misaligned, or a bolt moves, before further flight, remove the bolt and self-locking nut from service

and replace with a new bolt and new self-locking nut. Self-locking nuts on Model HH-1K, SW204,

SW204HP, TH-1F, TH-1L, UH-1A, UH-1B without STC No. SR00026DE installed, UH-1E, UH-1F,

UH-1L, and UH-1P helicopters must be replaced with self-locking nut P/N NAS9926-7L at the upper

LH attach point and self-locking nut P/N NAS9926-6L at the other three attach points.

(vi) After the first flight following any bolt replacement as required by paragraph (g)(iv) or (v) of

this AD, retorque any replaced bolt by applying torque in accordance with the existing maintenance

instructions for your helicopter in the tightening direction only and then apply a torque stripe on the

bolt head.

(3) For Model HH-1K, TH-1F, TH-1L, UH-1A, UH-1B without STC No. SR00026DE installed,

UH-1E, UH-1F, UH-1L, and UH-1P helicopters and Southwest Florida Aviation International, Inc.

Model SW204 and SW204HP helicopters, at intervals not to exceed 25 hours TIS, perform the

actions required by paragraphs (g)(2)(i) through (vi) of this AD, except you are only required to

perform the actions on the upper LH tail boom attach structure including the bolt.

(4) For Model HH-1K, TH-1F, TH-1L, UH-1A, UH-1B without STC No. SR00026DE installed,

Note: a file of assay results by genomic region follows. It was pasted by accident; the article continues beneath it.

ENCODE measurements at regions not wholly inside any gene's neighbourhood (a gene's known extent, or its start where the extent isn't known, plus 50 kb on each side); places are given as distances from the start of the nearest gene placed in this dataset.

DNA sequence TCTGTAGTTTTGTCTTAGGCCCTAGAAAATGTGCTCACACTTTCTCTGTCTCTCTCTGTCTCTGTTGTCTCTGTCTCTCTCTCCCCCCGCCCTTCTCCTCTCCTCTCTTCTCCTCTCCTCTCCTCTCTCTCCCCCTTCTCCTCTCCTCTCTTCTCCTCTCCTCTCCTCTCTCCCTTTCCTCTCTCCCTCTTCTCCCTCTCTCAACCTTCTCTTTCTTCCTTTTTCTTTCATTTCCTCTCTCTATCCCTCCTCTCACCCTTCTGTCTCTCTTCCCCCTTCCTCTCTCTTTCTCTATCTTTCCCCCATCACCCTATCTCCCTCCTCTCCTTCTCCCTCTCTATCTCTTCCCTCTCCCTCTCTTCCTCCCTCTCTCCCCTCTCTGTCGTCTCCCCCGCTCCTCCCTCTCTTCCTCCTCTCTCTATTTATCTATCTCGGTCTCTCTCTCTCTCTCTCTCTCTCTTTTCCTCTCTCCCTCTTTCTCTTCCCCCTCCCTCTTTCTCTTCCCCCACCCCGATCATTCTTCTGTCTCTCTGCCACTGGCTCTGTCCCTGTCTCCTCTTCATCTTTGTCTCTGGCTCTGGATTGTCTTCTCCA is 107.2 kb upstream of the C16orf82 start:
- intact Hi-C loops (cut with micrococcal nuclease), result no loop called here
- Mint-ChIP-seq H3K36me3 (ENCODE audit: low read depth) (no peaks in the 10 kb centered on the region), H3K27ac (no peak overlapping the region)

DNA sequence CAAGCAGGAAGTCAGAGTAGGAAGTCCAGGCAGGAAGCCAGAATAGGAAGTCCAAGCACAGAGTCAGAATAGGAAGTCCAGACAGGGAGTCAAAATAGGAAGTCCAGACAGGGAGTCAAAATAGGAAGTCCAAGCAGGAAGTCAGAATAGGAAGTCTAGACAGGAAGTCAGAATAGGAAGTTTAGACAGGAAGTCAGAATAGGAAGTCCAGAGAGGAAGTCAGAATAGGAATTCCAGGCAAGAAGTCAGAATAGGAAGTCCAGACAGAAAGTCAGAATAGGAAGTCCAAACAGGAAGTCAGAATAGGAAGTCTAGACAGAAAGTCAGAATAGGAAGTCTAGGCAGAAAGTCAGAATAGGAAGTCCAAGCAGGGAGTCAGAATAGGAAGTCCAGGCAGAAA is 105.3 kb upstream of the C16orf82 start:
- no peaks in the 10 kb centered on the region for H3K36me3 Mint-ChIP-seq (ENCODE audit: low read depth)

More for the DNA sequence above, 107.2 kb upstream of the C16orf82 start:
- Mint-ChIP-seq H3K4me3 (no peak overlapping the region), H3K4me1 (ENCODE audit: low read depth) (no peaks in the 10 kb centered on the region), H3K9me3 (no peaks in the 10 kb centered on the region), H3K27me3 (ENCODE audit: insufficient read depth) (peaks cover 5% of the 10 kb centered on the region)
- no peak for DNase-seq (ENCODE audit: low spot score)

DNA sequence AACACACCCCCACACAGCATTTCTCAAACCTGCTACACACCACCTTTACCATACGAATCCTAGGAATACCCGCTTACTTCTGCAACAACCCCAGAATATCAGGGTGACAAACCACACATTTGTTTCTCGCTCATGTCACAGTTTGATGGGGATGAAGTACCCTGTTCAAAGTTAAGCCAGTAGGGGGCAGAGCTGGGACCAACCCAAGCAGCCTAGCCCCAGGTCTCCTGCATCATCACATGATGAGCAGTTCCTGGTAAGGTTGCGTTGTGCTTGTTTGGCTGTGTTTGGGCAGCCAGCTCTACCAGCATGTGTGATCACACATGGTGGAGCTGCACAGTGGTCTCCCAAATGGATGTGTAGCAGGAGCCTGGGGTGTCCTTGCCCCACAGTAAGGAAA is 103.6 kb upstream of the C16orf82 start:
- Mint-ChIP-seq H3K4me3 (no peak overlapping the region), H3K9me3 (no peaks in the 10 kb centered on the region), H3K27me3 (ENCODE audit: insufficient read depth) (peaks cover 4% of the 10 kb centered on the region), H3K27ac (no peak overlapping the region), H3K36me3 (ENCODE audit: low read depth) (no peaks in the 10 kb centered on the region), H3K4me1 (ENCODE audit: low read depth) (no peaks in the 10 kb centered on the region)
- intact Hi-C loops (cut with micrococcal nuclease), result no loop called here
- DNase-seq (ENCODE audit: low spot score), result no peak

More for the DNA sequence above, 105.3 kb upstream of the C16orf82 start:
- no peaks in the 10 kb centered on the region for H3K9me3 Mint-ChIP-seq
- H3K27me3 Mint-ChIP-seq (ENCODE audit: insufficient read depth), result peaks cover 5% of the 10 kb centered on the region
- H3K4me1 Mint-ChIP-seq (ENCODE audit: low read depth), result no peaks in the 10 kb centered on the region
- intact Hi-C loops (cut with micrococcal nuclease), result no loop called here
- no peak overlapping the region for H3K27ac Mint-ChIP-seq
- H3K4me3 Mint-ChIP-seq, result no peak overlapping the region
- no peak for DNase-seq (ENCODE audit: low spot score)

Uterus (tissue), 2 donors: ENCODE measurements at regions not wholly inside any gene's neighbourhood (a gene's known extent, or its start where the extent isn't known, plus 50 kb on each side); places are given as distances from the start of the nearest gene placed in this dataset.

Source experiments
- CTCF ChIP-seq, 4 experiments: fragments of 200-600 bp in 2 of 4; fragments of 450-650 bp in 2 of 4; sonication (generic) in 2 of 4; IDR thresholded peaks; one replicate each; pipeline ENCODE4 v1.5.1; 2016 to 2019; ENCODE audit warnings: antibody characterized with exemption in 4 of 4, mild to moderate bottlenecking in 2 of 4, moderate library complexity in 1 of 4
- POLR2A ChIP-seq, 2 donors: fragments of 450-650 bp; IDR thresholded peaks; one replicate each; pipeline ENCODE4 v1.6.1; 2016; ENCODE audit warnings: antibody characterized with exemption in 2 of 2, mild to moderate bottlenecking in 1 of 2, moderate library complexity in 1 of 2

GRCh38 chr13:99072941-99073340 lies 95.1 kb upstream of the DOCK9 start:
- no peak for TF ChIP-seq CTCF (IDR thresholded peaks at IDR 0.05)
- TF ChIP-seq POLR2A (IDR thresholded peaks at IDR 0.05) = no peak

UH-1E, UH-1F, UH-1L, and UH-1P helicopters and Southwest Florida Aviation International, Inc.



Model SW204 and SW204HP helicopters, at intervals not to exceed 100 hours TIS, perform the

actions required by paragraphs (g)(2)(i) through (vi) of this AD at all four tail boom attach points.

(5) For Model UH-1H helicopters and Southwest Florida Aviation International, Inc. Model

SW205 helicopters, at intervals not to exceed 150 hours TIS, perform the actions required by

paragraphs (g)(2)(i) through (vi) of this AD on all four tail boom attach points.

(h) Special Flight Permit

Special flight permits are prohibited.

(i) Alternative Methods of Compliance (AMOCs)

(1) The Manager, Denver ACO Branch, FAA, has the authority to approve AMOCs for this AD,

if requested using the procedures found in 14 CFR 39.19. In accordance with 14 CFR 39.19, send

your request to your principal inspector or local Flight Standards District Office, as appropriate. If

sending information directly to the manager of the certification office, send it to the attention of the

person identified in paragraph (j) of this AD.

(2) Before using any approved AMOC, notify your appropriate principal inspector, or lacking a

principal inspector, the manager of the local flight standards district office/certificate holding district

office.

(j) Related Information

For more information about this AD, contact Richard R. Thomas, Aerospace Engineer, Denver

ACO Branch, Compliance & Airworthiness Division, FAA, 26805 East 68th Ave., Room 214,


Denver, CO 80249; phone: (303) 342-1080; fax: (303) 342-1088; email: 9-Denver-Aircraft-

Cert@faa.gov.


Issued on July 18, 2021.

Ross Landes,

Deputy Director for Regulatory Operations, Compliance & Airworthiness Division, Aircraft

Certification Service.

[FR Doc. 2021-15721 Filed 7-23-21; 8:45 am]